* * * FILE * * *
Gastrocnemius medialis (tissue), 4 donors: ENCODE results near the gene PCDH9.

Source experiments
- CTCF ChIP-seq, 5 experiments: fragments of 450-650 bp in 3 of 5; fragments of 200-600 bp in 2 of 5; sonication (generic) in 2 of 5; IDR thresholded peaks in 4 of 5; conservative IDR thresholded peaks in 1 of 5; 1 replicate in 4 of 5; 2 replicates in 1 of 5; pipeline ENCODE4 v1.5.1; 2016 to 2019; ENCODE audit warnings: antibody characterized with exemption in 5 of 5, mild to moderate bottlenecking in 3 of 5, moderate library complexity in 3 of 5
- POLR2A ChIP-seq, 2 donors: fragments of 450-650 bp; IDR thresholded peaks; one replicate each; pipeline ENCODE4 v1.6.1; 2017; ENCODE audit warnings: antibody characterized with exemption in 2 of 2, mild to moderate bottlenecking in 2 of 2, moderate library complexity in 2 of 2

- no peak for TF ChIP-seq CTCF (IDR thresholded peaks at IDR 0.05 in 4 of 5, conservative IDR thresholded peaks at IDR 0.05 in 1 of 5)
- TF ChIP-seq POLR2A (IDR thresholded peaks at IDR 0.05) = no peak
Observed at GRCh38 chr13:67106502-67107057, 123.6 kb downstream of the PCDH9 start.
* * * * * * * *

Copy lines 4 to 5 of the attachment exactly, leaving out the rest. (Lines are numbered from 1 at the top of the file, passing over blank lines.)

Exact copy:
- POLR2A ChIP-seq, 2 donors: fragments of 450-650 bp; IDR thresholded peaks; one replicate each; pipeline ENCODE4 v1.6.1; 2017; ENCODE audit warnings: antibody characterized with exemption in 2 of 2, mild to moderate bottlenecking in 2 of 2, moderate library complexity in 2 of 2

- no peak for TF ChIP-seq CTCF (IDR thresholded peaks at IDR 0.05 in 4 of 5, conservative IDR thresholded peaks at IDR 0.05 in 1 of 5)